When enough is too much
From the Times – 2 February
Newspapers across Europe yesterday republished caricatures of the Prophet Muhammad that have inflamed the Muslim world since they first appeared in Denmark.
Daily newspapers in France, Germany, Italy, Spain and the Netherlands featured the 12 cartoons, which have caused a fire-storm in the Islamic world.
Ok – this is a tough one. First reaction: come on Muslim buddies, get a life – if you can't laugh at yourself – who can you laugh at! Then I started to read and consider this more thoroughly. According to the Times, “Showing any depiction of Muhammad is deemed blasphemous”. I'm inclined to believe the Thunderer. These cartoons, which I haven't seen, are probably blasphemous.
We come to the real question. Is blasphemy allowed in the press and, if so, when and where?
This is a larger question altogether and deserves more than just a cursory glance at what is right, what is proper and what we should expect from - not only the press, but also society in general when dealing with people's religious beliefs. In other words, it's a big one.
Let's take an example. In the 1920's, 30's and 40's Julius Streicher's Der Stürmer, was as vile a piece of anti-semitic propaganda as there was. Not many people today would justify his attacks on Jews which closely mirrored the Nazi perversion of race, culture and creed. But, it was a widely read paper in Germany during that period. Some of the cartoons in the paper make what is inflaming the Muslim world at the moment seem very tame indeed.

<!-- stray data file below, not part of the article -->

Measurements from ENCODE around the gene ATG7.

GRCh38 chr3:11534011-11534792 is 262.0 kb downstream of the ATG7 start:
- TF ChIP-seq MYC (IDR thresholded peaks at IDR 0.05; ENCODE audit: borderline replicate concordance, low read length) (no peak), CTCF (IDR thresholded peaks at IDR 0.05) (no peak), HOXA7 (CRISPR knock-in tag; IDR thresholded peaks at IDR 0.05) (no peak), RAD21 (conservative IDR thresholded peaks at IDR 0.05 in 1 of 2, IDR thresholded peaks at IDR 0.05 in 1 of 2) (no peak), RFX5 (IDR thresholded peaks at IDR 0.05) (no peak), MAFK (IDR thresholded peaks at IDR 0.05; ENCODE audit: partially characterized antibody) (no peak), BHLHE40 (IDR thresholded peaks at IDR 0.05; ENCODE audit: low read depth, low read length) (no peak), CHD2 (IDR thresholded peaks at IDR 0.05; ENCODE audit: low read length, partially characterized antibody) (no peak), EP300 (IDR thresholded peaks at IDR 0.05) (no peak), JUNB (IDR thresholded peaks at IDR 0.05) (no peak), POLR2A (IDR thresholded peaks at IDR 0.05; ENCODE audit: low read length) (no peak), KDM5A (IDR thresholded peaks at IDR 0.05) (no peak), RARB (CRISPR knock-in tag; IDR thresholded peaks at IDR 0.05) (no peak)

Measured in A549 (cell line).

Der Stürmer was not a newspaper at all – but a mouthpiece for the Nazi regime and a reprehensible stain on the liberal idea of a free press. It would have been better if it had never been published. It should have been banned for inciting racial hatred. If anyone tried to publish such rubbish today, it would surely be banned. Or, would it?
So,when the press in modern Europe get on their high horse and leap to defend freedom of the press to publish what Muslims believe is blasphemous is it a storm in a teacup or a monumental own goal in the home team's net? The truth is that in a free society you should be able to publish whatever you like. Yet, no society allows everything to be published. Most insist that certain standards be observed. The Muslim cleric, Abu Hamza, 46, faces nine charges, including hostage taking and supporting al-Qaeda, if the US successfully extradites him from Britain. He is being held at Belmarsh prison in London. The court has seen video footage of Hamza's preaching and will have to decide if his words violate UK law against inciting racial hatred. Needless to say, Jews in Nazi Germany received no such legal protection.
Therefore it is quite reasonable for Muslim countries to forbid the caricature of the Prophet. It is reasonable for non-Muslim countries to pursue laws that protect the citizen's right to lampoon and ridicule religions. How the two concepts can survive in extremis will tax reasonable people for a long time to come.
Just to complicate matters even further the leader of the BNP, Nick Griffin, has also been in court accused of inciting racial hatred – see the following report:
February 03, 2006
BNP leader is acquitted of race hate but faces new trial
By Andrew Norfolk
So, things, as usual, are not always as straight-forward as they may appear. In a free society it is these difficult and dangerous choices that tax our capacity to take the debate forward and live in peace with our neighbours and our Muslim friends and countrymen.